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Tuesday Magic Item – Boots of the White-Footed Fox

15 April, 2014

The raiders were proving to be more than we, the local militia and the Baron’s rangers, could handle.  They struck without warning, sneaking into the villages and breaking into the houses to take what they wanted.   Fleeing before the militia could turn out and they could be tracked only out to the edge of the fields and a bit beyond, but once the tracks hit the sandy riverbank they vanished.

Even the one who had been grievously wounded by a lucky arrow from Thom, we followed the trail of blood to one of the barns but inside . . . nothing, just a pool of blood and no body.  Though Regs says that he say fox tracks leading out of the barn.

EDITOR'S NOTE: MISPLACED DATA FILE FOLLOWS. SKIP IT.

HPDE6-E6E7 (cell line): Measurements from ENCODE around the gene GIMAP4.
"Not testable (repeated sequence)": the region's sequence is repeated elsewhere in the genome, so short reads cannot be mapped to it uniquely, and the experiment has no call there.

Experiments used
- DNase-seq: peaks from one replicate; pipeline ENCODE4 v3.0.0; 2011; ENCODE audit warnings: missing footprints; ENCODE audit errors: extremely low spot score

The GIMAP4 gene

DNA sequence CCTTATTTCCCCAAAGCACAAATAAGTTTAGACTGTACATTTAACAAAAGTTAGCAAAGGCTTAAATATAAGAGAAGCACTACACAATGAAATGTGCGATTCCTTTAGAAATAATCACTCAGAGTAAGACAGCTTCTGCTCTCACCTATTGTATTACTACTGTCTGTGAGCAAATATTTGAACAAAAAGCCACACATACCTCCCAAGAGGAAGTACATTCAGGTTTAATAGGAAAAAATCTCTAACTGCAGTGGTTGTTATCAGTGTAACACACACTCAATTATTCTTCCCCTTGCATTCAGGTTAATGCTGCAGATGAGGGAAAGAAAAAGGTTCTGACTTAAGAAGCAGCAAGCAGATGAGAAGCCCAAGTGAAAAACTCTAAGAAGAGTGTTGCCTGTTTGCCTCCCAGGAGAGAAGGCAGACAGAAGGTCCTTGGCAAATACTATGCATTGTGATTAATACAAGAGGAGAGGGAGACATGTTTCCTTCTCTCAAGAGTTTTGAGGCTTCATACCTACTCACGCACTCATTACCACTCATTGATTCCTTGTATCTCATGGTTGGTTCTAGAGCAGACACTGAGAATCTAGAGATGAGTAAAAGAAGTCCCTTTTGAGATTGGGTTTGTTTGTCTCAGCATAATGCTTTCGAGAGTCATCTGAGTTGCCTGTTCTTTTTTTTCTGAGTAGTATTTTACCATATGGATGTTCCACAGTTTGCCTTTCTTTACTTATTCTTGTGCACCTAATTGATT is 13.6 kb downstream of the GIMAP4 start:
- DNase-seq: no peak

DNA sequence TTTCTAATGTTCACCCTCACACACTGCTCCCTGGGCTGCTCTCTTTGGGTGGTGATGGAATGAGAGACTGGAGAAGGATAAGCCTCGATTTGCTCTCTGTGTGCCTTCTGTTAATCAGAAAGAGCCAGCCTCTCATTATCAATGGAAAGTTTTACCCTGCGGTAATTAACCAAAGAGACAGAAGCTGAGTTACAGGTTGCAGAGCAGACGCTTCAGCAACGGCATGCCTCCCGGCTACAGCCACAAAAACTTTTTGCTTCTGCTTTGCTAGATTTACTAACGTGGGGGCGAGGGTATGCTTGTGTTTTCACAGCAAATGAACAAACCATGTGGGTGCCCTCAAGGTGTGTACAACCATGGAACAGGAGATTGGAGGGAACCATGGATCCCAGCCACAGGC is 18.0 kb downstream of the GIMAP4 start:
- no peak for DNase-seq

Boots of the White-Footed Fox

These boots are made of sand-colored leather and lined with fox fur and any buttons on them are made from carved fox bone.  They are far more durable than they would appear.

In most circumstances, the boots of the white-footed fox provide a +2 enhancement bonus to Stealth checks and the footprints it leaves behind are indistinct, causing a -1 penalty to any attempt to track the wearer.

But it is in the sandy terrain that the fox is from that these boots really come into their own, in such terrain they give their wearer a +5 enhancement bonus to Stealth checks, the wearer is always sure footed on sand and leaves no tracks behind (as if under the effects of a pass without trace spell).

However, as part of the power for the boots’ magic comes from the bound spirit of the fox whose fur was used in it construction, if the wearer dies while wearing them, they must make a final Will save (DC 19) or their spirit and body are consumed and the fox is restored back to life, leaving nothing behind of the former wearer.

Aura moderate necrourgy and transmutation; CL 9th
Slot feet; Price 7,000; Weight 1 lb
Construction Requirements
Craft Wondrous Item, baleful polymorph, bestow curse, fly, speak with dead; Cost 3,500

Notes: Just playing around with magic items with flaws or unusual features.

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